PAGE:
City Council member Gilliard noted the very adverse impact of law enforcement officers arresting delinquent payers of child support in the workplace. He pointed to the stigmatization of these people and the usual loss of jobs. He was 100% for GPS monitoring, the likely reduction of the prison population and the opportunity for those convicted of minor crimes to have "a chance to do better".
Senators Ford and Knotts also spoke in a similar vein. They are both sponsors of a Bill to come before the State Senate that would lead to changes in the law relating to Family Courts and particularly to the jailing of child support delinquents. Both Senators spoke of the benefits of a GPS system and particularly in keeping watch on the whereabouts of sex offenders.
Council was moved by the discussion and agreed to ask staff to look further into GPS and other monitoring systems and return with some recommendations.
Staff to consider ways to increase minority participationAnother seemingly innocuous item on the agenda led to a wide and sometime intense discussion. The item - Procurement Source Selection - was an opportunity for the head of Procurement to talk about the procurement process. It was all straightforward and irreproachable. The discussion probably arose because of questioning at a meeting earlier this year about the low level of minority participation in obtaining contracts with the County. This subsequently led to the call for a Diversity study. This study should be delivered to Council within the next 2 months.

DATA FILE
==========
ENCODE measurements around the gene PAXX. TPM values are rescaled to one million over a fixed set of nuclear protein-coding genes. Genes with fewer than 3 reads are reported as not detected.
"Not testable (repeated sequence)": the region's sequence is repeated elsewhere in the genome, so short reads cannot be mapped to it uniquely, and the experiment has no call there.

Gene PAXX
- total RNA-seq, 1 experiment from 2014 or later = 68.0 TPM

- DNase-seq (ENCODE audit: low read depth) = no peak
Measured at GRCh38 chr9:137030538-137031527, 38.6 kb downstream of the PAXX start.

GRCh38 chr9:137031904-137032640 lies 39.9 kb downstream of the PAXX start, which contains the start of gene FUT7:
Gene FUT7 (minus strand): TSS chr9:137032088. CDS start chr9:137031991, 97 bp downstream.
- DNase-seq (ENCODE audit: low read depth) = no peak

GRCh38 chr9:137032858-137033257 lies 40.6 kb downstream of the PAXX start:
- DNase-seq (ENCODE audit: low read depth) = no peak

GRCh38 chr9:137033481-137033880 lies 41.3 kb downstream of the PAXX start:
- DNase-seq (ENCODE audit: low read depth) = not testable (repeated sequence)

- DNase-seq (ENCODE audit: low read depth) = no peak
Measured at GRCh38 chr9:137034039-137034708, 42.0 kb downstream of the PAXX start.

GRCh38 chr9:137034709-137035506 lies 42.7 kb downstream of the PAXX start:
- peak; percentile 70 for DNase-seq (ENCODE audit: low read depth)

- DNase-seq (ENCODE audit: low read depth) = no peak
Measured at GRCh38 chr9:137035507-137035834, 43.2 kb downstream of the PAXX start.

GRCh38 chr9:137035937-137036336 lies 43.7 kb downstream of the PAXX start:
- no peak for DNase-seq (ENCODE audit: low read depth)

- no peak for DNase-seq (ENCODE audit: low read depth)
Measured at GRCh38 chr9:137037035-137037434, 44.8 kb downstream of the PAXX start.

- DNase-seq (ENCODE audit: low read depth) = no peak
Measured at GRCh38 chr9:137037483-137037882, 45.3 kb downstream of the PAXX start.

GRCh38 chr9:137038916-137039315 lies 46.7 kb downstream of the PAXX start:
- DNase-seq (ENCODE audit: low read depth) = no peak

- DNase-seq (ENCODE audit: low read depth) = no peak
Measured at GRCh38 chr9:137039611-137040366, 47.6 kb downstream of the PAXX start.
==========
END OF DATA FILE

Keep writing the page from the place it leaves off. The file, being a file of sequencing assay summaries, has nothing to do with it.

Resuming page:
Council member Darby re-iterated his view that there was a need for much more minority participation and indeed, he would like to see the participation at all levels of employment and in procurement rise to the percentage level of minorities in the community - about 36%. Chairman Stavrinakis noted that there was no request before staff to implement such a policy. And as others pointed out, the attainment of such a high participation percentage was restrained by the fact that there were insignificant numbers of minorities from which to draw for certain qualified positions. In the procurement process, there were often few minority firms that qualified for the right to bid. However it was noted that some contracts issued by Procurement were being broken down into smaller components. This would allow minority owned firms, which are mainly small, to bid and meet less onerous bonding requirements.
Council member Darby said he did not was not asking for any hard and fast percentage number or anything like a quota. But he clearly was unsatisfied as to progress to date in increasing minority participation.
Chairman Stavrinakis ended the discussion when he suggested that Council member Darby was clearly trying to increase minority participation. So he suggested a motion that Staff is asked to consider ways that minorities - in the fullest definition to include women and handicapped - could participate more in County employment and procurement. All Council members supported this.